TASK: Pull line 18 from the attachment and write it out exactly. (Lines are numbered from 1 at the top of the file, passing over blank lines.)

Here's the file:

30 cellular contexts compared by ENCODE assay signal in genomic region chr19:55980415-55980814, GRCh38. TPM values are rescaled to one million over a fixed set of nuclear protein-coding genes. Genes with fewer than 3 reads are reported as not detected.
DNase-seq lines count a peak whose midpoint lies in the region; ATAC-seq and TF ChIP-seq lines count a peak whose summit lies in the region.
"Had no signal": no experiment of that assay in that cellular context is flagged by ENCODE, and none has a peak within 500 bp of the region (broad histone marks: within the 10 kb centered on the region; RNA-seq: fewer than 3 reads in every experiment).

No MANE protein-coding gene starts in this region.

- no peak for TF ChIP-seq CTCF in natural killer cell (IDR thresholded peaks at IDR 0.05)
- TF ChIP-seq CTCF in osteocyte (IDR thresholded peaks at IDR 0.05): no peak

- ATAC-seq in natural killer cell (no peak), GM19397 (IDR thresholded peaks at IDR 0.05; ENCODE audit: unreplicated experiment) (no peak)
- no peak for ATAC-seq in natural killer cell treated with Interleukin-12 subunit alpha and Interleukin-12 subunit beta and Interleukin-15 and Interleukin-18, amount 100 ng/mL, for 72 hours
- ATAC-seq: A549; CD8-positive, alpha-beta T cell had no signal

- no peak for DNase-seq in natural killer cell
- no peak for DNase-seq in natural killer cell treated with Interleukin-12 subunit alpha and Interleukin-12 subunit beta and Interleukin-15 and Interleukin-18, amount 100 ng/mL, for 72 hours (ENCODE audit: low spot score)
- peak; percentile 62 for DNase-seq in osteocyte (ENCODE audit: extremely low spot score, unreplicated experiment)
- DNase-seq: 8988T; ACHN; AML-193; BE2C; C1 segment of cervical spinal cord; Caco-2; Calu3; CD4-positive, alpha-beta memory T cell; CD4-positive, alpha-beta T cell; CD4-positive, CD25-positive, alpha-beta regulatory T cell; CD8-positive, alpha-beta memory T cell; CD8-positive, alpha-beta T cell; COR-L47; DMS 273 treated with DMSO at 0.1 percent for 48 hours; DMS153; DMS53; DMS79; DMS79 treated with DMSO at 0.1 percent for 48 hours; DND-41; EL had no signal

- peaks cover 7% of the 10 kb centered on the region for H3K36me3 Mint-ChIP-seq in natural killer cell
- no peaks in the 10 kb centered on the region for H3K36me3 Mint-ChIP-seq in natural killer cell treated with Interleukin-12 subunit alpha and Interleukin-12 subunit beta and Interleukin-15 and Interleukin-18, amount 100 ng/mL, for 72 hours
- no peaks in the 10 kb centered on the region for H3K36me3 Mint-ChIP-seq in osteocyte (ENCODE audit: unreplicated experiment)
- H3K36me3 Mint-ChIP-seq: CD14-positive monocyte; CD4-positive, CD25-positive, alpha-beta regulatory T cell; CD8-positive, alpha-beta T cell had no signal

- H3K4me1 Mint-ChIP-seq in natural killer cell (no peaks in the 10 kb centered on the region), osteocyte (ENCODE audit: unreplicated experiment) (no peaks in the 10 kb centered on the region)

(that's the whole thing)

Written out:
- H3K4me1 Mint-ChIP-seq in natural killer cell (no peaks in the 10 kb centered on the region), osteocyte (ENCODE audit: unreplicated experiment) (no peaks in the 10 kb centered on the region)